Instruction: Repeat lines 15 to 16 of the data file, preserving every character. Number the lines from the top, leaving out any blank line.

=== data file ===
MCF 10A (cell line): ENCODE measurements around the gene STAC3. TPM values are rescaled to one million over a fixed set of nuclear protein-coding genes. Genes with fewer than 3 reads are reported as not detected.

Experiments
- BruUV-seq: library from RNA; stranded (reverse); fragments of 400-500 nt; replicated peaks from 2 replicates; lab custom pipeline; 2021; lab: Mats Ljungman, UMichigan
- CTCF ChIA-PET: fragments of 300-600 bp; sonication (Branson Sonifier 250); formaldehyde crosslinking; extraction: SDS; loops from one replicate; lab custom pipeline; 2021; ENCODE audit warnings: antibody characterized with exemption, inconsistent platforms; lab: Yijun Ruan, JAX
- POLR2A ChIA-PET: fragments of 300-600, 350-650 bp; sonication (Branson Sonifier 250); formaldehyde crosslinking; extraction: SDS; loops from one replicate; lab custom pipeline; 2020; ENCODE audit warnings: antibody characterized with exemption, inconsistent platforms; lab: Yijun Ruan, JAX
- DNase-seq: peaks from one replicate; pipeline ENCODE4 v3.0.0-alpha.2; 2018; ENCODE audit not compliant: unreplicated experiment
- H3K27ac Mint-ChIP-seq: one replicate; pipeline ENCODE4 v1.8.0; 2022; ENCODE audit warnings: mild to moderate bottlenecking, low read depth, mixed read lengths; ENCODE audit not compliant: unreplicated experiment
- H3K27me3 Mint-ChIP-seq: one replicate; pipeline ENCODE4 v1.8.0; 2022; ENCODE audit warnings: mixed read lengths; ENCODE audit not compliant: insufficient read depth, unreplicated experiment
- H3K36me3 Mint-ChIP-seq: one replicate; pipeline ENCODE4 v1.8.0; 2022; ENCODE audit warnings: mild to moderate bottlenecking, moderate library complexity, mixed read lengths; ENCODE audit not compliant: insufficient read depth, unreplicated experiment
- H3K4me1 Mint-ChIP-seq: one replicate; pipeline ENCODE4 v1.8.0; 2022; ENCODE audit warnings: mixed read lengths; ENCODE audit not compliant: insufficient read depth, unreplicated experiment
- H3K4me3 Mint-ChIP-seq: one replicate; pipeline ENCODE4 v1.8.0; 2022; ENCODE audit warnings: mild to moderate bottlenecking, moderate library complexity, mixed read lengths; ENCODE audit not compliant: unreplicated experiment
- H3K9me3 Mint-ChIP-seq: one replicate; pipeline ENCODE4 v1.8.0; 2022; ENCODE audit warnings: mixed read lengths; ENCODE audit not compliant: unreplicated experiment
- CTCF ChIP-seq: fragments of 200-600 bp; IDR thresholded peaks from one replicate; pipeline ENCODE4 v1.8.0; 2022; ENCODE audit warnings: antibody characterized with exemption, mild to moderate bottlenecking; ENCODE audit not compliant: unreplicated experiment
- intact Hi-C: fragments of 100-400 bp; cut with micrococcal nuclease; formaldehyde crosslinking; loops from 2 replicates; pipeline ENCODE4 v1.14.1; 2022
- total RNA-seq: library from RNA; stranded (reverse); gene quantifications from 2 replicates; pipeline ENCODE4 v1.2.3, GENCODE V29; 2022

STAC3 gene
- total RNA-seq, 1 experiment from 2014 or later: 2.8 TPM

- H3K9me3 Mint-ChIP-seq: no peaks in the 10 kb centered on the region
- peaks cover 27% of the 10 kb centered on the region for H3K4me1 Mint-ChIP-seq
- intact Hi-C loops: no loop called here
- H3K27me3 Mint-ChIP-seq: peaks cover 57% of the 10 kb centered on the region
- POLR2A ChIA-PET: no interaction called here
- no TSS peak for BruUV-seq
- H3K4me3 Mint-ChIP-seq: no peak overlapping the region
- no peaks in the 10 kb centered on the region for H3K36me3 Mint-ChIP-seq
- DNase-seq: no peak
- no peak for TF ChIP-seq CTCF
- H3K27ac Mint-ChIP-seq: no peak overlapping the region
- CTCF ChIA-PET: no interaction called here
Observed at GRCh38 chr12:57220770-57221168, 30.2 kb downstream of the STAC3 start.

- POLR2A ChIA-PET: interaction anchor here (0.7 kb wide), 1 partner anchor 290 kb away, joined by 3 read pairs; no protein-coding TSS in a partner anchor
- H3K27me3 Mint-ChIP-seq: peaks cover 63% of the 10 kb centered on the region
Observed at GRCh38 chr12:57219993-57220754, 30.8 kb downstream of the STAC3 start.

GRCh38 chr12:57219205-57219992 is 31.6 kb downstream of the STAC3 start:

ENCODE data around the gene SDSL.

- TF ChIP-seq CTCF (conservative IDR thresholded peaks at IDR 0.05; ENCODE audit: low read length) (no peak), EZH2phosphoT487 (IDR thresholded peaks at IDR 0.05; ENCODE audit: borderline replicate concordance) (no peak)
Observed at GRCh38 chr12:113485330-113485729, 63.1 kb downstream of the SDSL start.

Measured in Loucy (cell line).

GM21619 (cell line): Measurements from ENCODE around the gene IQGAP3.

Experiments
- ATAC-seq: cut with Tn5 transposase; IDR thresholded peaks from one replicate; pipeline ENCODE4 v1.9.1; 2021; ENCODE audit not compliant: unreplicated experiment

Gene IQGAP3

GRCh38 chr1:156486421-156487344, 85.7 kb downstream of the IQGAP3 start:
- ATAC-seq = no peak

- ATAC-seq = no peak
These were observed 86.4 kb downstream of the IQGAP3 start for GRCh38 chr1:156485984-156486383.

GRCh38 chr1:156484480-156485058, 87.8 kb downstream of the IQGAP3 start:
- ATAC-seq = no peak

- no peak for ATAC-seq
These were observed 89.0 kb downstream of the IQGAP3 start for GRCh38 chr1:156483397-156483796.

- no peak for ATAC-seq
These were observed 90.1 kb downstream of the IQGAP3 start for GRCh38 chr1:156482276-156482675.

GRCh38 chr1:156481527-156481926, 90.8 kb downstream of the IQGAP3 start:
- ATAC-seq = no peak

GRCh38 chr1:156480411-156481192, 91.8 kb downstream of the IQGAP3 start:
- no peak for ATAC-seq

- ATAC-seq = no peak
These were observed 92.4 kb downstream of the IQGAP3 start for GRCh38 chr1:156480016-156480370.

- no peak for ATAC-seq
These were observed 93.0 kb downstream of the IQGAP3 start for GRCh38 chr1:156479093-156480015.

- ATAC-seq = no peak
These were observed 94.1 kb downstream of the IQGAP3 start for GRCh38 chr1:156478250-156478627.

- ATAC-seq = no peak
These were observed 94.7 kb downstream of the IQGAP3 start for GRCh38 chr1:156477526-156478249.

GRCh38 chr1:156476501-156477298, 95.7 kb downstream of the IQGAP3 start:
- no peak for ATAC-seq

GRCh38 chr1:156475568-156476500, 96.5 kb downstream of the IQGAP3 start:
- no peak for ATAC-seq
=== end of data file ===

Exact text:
- total RNA-seq: library from RNA; stranded (reverse); gene quantifications from 2 replicates; pipeline ENCODE4 v1.2.3, GENCODE V29; 2022

STAC3 gene